Considering a large portion of “The Set-Up” is nothing more than Stoker’s match against his younger and heavily-favored opponent in its entirety, it’s surprising how much depth and plot/character development this film really has, and it’s all in the setting and the faces – what everyone does, not what they say.  I was impressed at how much was going on from the outset, and it all takes place within the confines of one little section the city, in a single town square.  As fans make their way into the arena, the camera sweeps down from a few stories up, gliding through the crowd as they discuss the odds, the fighters, and what-not, and then focuses on a single lit apartment a block away, where Stoker takes a nap before his big fight.  That fluid camera is stylish and highly noticeable, perhaps overly-so, but if anything it makes it all the more apparent that this is all in real-time, that every person in this little berg is connected in some way, that one person’s actions have consequences for someone else – basically that time is fluid – so what can it hurt?  But what I was most impressed with was the setting, and how the characters are affected by that atmosphere and interact with it.  In any given scene, whether it’s outside the boxing hall, or in Stoker’s apartment or in a back alley or in the crowded stands or in the ring or in the cramped but intimate training room where all the fighters prep for their bouts (and where the sense of camaraderie amongst the fighters is wonderful), you can feel how hot and stifling it is.  I don’t think I’ve noticed sweat on character after character as much in any other film as I’ve noticed here – I mean, every single person has sweat pouring off their faces, it seemed like.  What a quick and easy way to tell you that a setting is hot and cramped, and in short order I felt the sweaty, unbreatheable air in that training room, or the hot breath of screaming fan after screaming fan surrounding the ring.  Quite a depiction of place – you the viewer feel nearly as uncomfortable as Stoker, the has-been fighter out of place amongst all these up-and-comers.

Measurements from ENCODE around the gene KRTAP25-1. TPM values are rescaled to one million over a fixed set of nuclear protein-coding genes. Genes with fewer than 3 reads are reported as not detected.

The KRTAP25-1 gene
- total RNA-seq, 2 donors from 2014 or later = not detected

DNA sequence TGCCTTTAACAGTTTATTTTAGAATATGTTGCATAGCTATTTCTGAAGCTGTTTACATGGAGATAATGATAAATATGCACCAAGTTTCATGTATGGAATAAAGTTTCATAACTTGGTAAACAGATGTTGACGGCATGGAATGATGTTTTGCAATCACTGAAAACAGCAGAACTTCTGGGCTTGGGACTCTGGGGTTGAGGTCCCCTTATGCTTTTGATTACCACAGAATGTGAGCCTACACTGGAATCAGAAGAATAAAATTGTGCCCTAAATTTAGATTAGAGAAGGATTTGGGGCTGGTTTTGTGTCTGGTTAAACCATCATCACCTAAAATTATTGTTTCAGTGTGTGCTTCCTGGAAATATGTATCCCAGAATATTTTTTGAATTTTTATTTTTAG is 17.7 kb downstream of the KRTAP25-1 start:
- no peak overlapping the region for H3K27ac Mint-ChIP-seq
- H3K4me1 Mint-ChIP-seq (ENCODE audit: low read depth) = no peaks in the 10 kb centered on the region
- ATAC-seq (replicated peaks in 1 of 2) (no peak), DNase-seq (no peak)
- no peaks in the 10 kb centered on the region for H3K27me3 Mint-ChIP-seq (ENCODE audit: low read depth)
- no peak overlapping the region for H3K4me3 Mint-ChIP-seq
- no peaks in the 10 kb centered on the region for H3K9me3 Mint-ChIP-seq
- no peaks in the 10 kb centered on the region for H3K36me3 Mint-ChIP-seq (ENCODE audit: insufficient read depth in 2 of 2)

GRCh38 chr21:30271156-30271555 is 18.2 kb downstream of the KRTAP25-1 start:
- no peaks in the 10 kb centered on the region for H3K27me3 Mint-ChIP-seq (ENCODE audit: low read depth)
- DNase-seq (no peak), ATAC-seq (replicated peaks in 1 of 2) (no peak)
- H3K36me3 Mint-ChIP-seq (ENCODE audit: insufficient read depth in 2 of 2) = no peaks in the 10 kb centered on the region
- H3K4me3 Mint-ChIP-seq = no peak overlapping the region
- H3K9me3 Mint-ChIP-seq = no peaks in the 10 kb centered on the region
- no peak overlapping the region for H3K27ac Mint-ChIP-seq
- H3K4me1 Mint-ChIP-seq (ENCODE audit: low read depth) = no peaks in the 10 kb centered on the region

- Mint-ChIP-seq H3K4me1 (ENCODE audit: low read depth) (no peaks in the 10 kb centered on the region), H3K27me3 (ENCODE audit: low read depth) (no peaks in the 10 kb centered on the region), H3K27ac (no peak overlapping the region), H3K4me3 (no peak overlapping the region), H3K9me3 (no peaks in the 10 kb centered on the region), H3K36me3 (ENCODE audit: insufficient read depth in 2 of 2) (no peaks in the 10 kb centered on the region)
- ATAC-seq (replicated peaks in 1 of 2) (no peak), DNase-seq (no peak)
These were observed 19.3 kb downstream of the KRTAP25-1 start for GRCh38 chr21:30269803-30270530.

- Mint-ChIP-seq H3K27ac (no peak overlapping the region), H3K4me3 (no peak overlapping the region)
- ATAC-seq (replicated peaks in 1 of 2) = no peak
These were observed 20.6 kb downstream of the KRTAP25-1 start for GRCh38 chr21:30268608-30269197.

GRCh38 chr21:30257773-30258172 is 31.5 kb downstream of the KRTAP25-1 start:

Faces and places really did it for me, while a lot of the dialogue, typically forced in that 1940s cinema kind of way, left something to be desired.  In particular, I was disappointed that Stoker’s wife Julie, at least at the outset, was little more than a worried what’s-the-point-of-getting-your-brains-based-in, nagging, overacting stereotype that did little to further the depiction of women in movies back in that day…until she’s on her own once Stoker leaves for his match.  Unsure of whether or not she wants to go to the match, as Stoker wants her to, she simply wanders the streets, with that ticket in her hand taunting her and beckoning her to make a decision.  Finally, she comes to an indoor arcade with carnival games, music and bells and whistles and laughing permeating the air in just one instance of the film’s outstanding use of sound, but then, having second thoughts, she leaves, and walks a few blocks until all that sound gradually dies out, replaced by silence, save for the traffic beneath her as she stands on a foot-bridge, looking off into oblivion.  Even those cars are partially drowned out, so that we experience what she experiences, as the world is drowned out and she’s left to consider many things about her life, her husband’s life, the universe, and everything.  We can’t be sure of what exactly is going through her mind, but that look of pained indecision on Audrey Totter’s face, coupled with the image of her hands wringing that ticket, tells us all we need to know – she’s in agony, and what good would it do to confine that to one particular reason?  Sure she’s made it known that she wants Stoker to hang up his gloves so they can lead a quiet life together, but this moment of dialogue-free silence suggests that that was just one of many thoughts going through Julie’s head.  After one of the ickiest moments of stereotypically melodramatic dialogue I’ve seen in some time, Julie just needed to shut up and take a walk through a few blocks portrayed using dynamic cinematography, shadows, and sound to become one of the most fully-realized and conflicted characters imaginable, just by standing on a bridge and holding a ticket to a boxing match.  One of the finest scenes in the film.